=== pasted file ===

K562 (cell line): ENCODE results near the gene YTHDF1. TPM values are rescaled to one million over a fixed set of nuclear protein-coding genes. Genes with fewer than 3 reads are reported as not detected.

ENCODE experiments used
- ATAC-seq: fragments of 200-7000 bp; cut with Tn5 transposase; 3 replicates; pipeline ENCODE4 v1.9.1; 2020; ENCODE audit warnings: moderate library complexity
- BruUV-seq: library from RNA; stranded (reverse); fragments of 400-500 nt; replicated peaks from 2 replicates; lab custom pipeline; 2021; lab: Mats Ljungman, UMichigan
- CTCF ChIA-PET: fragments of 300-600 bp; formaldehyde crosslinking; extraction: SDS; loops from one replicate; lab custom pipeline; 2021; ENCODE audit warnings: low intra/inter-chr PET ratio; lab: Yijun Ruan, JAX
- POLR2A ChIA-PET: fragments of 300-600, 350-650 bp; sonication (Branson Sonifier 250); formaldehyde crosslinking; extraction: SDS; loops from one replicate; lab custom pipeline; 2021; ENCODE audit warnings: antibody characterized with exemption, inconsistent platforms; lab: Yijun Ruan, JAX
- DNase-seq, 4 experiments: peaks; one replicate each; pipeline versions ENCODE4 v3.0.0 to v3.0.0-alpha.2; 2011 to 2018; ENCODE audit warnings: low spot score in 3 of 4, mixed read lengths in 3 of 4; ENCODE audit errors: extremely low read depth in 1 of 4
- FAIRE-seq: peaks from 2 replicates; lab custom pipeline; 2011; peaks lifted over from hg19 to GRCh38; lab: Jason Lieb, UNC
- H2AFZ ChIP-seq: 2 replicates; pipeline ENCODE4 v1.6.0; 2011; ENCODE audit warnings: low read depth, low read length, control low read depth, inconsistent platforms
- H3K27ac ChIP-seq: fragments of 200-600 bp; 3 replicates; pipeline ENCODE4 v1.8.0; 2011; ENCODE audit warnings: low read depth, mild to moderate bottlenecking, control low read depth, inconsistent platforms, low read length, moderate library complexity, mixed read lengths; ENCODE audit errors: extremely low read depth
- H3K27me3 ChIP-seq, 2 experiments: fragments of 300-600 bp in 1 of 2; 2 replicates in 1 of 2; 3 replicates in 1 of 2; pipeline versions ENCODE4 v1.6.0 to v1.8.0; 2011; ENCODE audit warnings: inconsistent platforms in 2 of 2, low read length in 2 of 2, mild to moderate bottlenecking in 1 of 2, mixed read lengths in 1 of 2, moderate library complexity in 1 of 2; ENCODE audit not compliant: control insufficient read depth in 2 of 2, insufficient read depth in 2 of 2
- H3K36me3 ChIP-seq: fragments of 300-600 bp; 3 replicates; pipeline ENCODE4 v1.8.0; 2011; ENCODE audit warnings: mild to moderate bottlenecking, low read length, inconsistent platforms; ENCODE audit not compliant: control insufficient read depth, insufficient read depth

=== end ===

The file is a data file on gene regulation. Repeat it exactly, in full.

K562 (cell line): ENCODE results near the gene YTHDF1. TPM values are rescaled to one million over a fixed set of nuclear protein-coding genes. Genes with fewer than 3 reads are reported as not detected.

ENCODE experiments used
- ATAC-seq: fragments of 200-7000 bp; cut with Tn5 transposase; 3 replicates; pipeline ENCODE4 v1.9.1; 2020; ENCODE audit warnings: moderate library complexity
- BruUV-seq: library from RNA; stranded (reverse); fragments of 400-500 nt; replicated peaks from 2 replicates; lab custom pipeline; 2021; lab: Mats Ljungman, UMichigan
- CTCF ChIA-PET: fragments of 300-600 bp; formaldehyde crosslinking; extraction: SDS; loops from one replicate; lab custom pipeline; 2021; ENCODE audit warnings: low intra/inter-chr PET ratio; lab: Yijun Ruan, JAX
- POLR2A ChIA-PET: fragments of 300-600, 350-650 bp; sonication (Branson Sonifier 250); formaldehyde crosslinking; extraction: SDS; loops from one replicate; lab custom pipeline; 2021; ENCODE audit warnings: antibody characterized with exemption, inconsistent platforms; lab: Yijun Ruan, JAX
- DNase-seq, 4 experiments: peaks; one replicate each; pipeline versions ENCODE4 v3.0.0 to v3.0.0-alpha.2; 2011 to 2018; ENCODE audit warnings: low spot score in 3 of 4, mixed read lengths in 3 of 4; ENCODE audit errors: extremely low read depth in 1 of 4
- FAIRE-seq: peaks from 2 replicates; lab custom pipeline; 2011; peaks lifted over from hg19 to GRCh38; lab: Jason Lieb, UNC
- H2AFZ ChIP-seq: 2 replicates; pipeline ENCODE4 v1.6.0; 2011; ENCODE audit warnings: low read depth, low read length, control low read depth, inconsistent platforms
- H3K27ac ChIP-seq: fragments of 200-600 bp; 3 replicates; pipeline ENCODE4 v1.8.0; 2011; ENCODE audit warnings: low read depth, mild to moderate bottlenecking, control low read depth, inconsistent platforms, low read length, moderate library complexity, mixed read lengths; ENCODE audit errors: extremely low read depth
- H3K27me3 ChIP-seq, 2 experiments: fragments of 300-600 bp in 1 of 2; 2 replicates in 1 of 2; 3 replicates in 1 of 2; pipeline versions ENCODE4 v1.6.0 to v1.8.0; 2011; ENCODE audit warnings: inconsistent platforms in 2 of 2, low read length in 2 of 2, mild to moderate bottlenecking in 1 of 2, mixed read lengths in 1 of 2, moderate library complexity in 1 of 2; ENCODE audit not compliant: control insufficient read depth in 2 of 2, insufficient read depth in 2 of 2
- H3K36me3 ChIP-seq: fragments of 300-600 bp; 3 replicates; pipeline ENCODE4 v1.8.0; 2011; ENCODE audit warnings: mild to moderate bottlenecking, low read length, inconsistent platforms; ENCODE audit not compliant: control insufficient read depth, insufficient read depth